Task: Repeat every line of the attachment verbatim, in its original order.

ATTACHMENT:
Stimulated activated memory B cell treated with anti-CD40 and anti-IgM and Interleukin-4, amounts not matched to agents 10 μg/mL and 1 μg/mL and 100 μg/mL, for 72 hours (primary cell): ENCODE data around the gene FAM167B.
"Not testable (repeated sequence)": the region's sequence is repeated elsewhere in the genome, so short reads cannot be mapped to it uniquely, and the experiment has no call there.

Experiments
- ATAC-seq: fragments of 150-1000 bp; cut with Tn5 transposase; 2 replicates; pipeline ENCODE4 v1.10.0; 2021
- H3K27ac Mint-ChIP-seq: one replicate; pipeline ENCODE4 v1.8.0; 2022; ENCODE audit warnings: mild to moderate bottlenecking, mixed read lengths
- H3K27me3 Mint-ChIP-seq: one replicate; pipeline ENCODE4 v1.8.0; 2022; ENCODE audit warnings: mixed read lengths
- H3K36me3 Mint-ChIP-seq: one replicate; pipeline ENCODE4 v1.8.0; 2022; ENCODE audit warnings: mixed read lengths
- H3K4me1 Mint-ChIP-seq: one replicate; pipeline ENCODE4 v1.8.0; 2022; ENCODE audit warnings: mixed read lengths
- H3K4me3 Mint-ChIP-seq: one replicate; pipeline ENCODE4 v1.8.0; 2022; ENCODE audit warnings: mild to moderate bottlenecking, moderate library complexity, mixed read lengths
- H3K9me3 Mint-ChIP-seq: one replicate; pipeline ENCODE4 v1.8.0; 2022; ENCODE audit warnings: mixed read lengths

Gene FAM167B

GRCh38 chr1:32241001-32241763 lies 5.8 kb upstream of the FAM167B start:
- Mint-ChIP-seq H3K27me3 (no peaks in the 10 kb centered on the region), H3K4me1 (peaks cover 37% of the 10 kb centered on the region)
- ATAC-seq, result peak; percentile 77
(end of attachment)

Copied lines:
Stimulated activated memory B cell treated with anti-CD40 and anti-IgM and Interleukin-4, amounts not matched to agents 10 μg/mL and 1 μg/mL and 100 μg/mL, for 72 hours (primary cell): ENCODE data around the gene FAM167B.
"Not testable (repeated sequence)": the region's sequence is repeated elsewhere in the genome, so short reads cannot be mapped to it uniquely, and the experiment has no call there.

Experiments
- ATAC-seq: fragments of 150-1000 bp; cut with Tn5 transposase; 2 replicates; pipeline ENCODE4 v1.10.0; 2021
- H3K27ac Mint-ChIP-seq: one replicate; pipeline ENCODE4 v1.8.0; 2022; ENCODE audit warnings: mild to moderate bottlenecking, mixed read lengths
- H3K27me3 Mint-ChIP-seq: one replicate; pipeline ENCODE4 v1.8.0; 2022; ENCODE audit warnings: mixed read lengths
- H3K36me3 Mint-ChIP-seq: one replicate; pipeline ENCODE4 v1.8.0; 2022; ENCODE audit warnings: mixed read lengths
- H3K4me1 Mint-ChIP-seq: one replicate; pipeline ENCODE4 v1.8.0; 2022; ENCODE audit warnings: mixed read lengths
- H3K4me3 Mint-ChIP-seq: one replicate; pipeline ENCODE4 v1.8.0; 2022; ENCODE audit warnings: mild to moderate bottlenecking, moderate library complexity, mixed read lengths
- H3K9me3 Mint-ChIP-seq: one replicate; pipeline ENCODE4 v1.8.0; 2022; ENCODE audit warnings: mixed read lengths

Gene FAM167B

GRCh38 chr1:32241001-32241763 lies 5.8 kb upstream of the FAM167B start:
- Mint-ChIP-seq H3K27me3 (no peaks in the 10 kb centered on the region), H3K4me1 (peaks cover 37% of the 10 kb centered on the region)
- ATAC-seq, result peak; percentile 77